James dropped me off at the hospital around 5 p.m. to join my mom and my brothers. My dad was in distress, but he was still conscious. We were all there, gathered around his bed. I held his hand, told him I loved him, and in garbled speech he said the same back to me through the tubes. In moments, he was out from the drugs the doctor had given him, but none of us realized this would be his last waking moments.
As the hours passed, they moved him to a quiet room where our whole family could be with him. The nurse would check on us periodically, and around 9 p.m. I remember my older brother Sean asking the nurse what was happening. She said they were just trying to make him comfortable and that he was dying. Even hearing her say it, I still didn’t think it would happen that night. I thought we would still have a few more days, possibly weeks. It couldn’t happen that night.
My dad’s siblings and mother came to the hospital. My grandmother held my dad’s hand, her oldest of five children. She kept looking at us and saying he’s going to be okay, he’s going to pull through this. But she wasn’t telling us this, she was asking while crying.
He slowly started to slip away. I remember the nurse coming in to check on him and thinking, Aren’t you going to do something? But she acted like this was supposed to happen and she had seen it so many times. It felt like I was the only one who didn’t know he was actually dying in those moments.
As he slipped away and his body started to get cold, my mom could no longer keep herself together. She started saying over and over again, “Allan, Allan, you can’t leave me. Don’t leave me. I can’t do it without you.” I realized she was going into shock. I had to take her in my arms and rock her back and forth like a little child. I had to take her to the bathroom to be sick and then wrap her in a blanket.
We sat like this for a while, both of us crying, while my dad lay on his bed. The hospital staff let us sit with him until we were ready. I didn’t want to leave him, I thought he would be so scared and alone without us. He might wonder where we went to, why we would leave him all by himself. I guess that was the child in me not realizing what happens when you die.
It was in those last few moments of my dad’s life and my mom’s reaction to his death that I finally realized I could not possibly ever comprehend the relationship between two people who had been married close to forty years. In fact, it was nothing less than self-righteous of me to judge their relationship. Who in the hell am I to think I might, for even one tiny moment, know what it’s like to spend a lifetime with one person? Without knowing all of their private moments, the fears, the growing pains, the love that is built when you commit yourself to someone like that, how could I possibly judge them?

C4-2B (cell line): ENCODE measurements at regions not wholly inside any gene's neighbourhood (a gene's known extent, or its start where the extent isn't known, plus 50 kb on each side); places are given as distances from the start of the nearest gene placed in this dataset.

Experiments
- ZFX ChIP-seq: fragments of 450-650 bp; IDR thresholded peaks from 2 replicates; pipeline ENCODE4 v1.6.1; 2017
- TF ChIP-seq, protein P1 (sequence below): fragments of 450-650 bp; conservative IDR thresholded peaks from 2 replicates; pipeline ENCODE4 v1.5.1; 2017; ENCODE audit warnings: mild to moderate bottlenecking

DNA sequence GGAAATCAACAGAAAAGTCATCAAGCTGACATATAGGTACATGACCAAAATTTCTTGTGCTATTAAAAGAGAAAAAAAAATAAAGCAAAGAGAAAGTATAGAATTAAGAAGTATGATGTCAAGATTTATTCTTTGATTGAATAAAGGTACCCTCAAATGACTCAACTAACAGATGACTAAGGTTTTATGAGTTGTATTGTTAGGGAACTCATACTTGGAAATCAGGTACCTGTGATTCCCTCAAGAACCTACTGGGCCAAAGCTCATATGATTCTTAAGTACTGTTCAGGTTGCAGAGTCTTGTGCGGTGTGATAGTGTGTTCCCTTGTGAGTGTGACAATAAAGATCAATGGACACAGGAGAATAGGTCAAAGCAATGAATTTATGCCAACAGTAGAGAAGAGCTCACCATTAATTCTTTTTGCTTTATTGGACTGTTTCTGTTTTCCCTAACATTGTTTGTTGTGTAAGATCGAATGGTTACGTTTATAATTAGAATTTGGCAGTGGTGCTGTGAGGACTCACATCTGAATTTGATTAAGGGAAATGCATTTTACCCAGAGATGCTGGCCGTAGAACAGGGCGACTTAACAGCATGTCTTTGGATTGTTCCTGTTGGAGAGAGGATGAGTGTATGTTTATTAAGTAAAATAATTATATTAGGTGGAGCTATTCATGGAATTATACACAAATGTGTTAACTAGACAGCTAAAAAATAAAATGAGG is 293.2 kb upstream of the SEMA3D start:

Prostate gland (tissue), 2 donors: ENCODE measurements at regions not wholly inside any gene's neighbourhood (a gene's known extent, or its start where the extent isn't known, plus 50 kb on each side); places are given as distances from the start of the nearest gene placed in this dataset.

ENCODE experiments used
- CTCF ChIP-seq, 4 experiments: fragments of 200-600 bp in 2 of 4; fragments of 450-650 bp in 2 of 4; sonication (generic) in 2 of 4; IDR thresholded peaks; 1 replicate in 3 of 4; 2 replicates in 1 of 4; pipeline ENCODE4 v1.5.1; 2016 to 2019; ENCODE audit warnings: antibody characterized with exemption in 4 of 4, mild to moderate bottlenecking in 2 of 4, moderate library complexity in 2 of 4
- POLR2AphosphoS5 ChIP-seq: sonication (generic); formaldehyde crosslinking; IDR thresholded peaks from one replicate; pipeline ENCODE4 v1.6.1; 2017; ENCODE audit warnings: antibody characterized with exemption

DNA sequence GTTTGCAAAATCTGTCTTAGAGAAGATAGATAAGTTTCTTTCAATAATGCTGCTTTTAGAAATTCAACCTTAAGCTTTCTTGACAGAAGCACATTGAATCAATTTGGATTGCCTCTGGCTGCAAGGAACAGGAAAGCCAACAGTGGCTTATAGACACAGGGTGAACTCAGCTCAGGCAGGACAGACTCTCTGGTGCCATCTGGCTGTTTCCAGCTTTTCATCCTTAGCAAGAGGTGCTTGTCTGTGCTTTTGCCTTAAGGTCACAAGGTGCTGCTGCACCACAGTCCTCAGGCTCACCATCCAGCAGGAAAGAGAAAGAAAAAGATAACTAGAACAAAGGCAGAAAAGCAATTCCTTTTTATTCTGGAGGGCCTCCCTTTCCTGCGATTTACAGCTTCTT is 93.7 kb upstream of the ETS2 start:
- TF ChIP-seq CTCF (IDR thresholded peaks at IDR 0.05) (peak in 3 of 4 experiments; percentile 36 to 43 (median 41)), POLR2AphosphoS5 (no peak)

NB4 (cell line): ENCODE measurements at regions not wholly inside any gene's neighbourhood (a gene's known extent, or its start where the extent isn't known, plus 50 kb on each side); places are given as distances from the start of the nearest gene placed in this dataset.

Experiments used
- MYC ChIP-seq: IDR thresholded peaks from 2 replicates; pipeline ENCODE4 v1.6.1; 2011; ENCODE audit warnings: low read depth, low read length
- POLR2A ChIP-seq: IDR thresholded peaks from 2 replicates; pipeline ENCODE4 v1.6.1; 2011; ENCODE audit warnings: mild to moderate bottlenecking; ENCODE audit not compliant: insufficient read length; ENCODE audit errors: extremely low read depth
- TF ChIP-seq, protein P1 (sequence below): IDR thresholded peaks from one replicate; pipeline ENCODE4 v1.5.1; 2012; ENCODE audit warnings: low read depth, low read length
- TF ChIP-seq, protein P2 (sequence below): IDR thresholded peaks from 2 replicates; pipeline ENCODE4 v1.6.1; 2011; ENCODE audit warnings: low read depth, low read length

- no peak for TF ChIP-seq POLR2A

We left the hospital around 2 a.m., and I went home with my mom. I had this feeling of not knowing what I was supposed to do next. How could I possibly just go home, and go to bed, or wake up the next day and do what? How do you even live the next moment of your life when something so powerful and shocking happens like the death of a parent?
But my mom and I did go to bed. We curled up in her bed together, but I don’t think either of us slept. He’s gone. I can’t believe he’s gone. I remember feeling like a string that had tied me to this earth was cut and now I might just drift away into space. How would I ever stay grounded? Such a strange feeling, especially since I was not that close with my dad in the years prior to his death. I guess our ties to our parents run deeper than we will ever understand.
I completely resented and hated the viewing and the funeral. Three days of people coming up to me and crying, or coming close to me, wanting to hug me. People I had met when I was just a baby, wanting to remember something with me. I felt like saying, He was my dad! Let us be alone with him, have some privacy. Besides, I don’t really feel like taking care of YOUR sorrow and grief.